Monday, March 05, 2012 10:53 PM
  • It does appear that the text used in the blog post isn't accurate. We are reviewing with the author.

    Thank you for acknowledging this!

    In the scenario you're describing, High Priority (Windows XP) and Important (Windows Vista / Windows 7) will generally install without user needing to elevate privileges. If users aren't prompted for admin privilege for other High Priority/Important updates normally then it's no different for IE8/9. As an IT Pro that has business critical applications we do recommend using the blocker toolkits or PC management via WSUS as mentioned in this blog post: http://windowsteamblog.com/ie/b/ie/archive/2011/12/15/ie-to-start-automatic-upgrades-across-windows-xp-windows-vista-and-windows-7.aspx

    I do recall finding this blog post, too, after some searching. This does imply that the update will be automatic, but it would have been nice if this were made very explicit. It would also be nice if information about this change in policy was not so hard to find. I would have like to find something in the IE support pages rather than just blog posts.

    If you have a scenario where you offer a service/application that relies on an older version of Internet Explorer but where you do not control or manage the PC's we would recommend the following:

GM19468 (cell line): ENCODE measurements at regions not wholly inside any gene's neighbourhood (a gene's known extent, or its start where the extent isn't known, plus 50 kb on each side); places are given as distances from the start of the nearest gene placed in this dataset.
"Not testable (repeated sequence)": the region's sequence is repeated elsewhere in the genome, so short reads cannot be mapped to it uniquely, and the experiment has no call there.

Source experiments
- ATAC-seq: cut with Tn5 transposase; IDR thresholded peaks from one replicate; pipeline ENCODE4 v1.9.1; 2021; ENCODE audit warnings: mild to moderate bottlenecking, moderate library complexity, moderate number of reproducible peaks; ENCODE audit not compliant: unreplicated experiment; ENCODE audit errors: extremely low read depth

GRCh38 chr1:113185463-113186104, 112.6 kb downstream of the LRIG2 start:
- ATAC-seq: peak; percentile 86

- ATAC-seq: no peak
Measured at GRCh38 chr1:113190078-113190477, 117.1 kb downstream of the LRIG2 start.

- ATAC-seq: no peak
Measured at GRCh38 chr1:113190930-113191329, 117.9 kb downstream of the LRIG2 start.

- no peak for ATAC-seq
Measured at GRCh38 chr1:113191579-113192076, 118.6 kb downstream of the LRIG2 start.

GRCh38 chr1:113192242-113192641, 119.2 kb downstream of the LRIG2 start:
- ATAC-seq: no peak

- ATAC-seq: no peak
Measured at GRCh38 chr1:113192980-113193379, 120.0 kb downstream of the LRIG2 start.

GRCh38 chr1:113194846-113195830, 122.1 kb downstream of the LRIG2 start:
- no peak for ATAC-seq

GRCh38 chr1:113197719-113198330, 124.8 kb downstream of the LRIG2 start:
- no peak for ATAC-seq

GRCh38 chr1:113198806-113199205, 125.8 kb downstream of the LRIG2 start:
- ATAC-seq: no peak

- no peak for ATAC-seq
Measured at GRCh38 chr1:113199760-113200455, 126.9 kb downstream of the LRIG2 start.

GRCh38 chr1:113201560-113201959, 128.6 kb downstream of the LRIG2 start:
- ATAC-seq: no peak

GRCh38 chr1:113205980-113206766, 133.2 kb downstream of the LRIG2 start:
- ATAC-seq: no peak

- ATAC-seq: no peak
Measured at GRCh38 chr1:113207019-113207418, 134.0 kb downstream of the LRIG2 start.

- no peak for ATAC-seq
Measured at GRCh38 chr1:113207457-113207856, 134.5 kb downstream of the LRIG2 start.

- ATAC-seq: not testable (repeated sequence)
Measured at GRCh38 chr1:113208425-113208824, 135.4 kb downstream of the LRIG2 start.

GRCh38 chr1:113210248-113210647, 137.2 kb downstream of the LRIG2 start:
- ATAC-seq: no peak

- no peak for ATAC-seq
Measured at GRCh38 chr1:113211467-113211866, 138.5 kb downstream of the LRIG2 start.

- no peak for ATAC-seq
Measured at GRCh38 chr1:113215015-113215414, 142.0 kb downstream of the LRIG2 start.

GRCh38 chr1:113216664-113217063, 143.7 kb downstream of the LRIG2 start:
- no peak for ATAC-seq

1) Can your app/site be modified for a more modern browser? Check out this article on the Internet Explorer Compatibility Inspector and the associated links therein http://blogs.msdn.com/b/ie/archive/2011/04/27/ie9-compat-inspector.aspx

    2) Can you make use of Internet Explorer's Compatibility Features such as X-UA Compatibilty Meta Tag on your site or pages to assist with rendering the latest versions of IE? See the following article  http://blogs.msdn.com/b/ie/archive/2011/03/24/ie9-s-document-modes-and-javascript.aspx

    As you anticipate in #3 below, the answer to the above 2 is no. The Star_Base student information system is not a product that we developed or that we host. It is written by Century Consultants, Ltd, and we purchase it as a hosted service. Why they are so far behind the times, I don't know. The application has been a thorn in our side since our school got it, but due to budget constraints we have not been able to switch away from it. We are finally working on switching to a more modern competitive product as I write this, but we have to finish the curent school year using Star_Base so need to continue to provide access to it until at least June 30.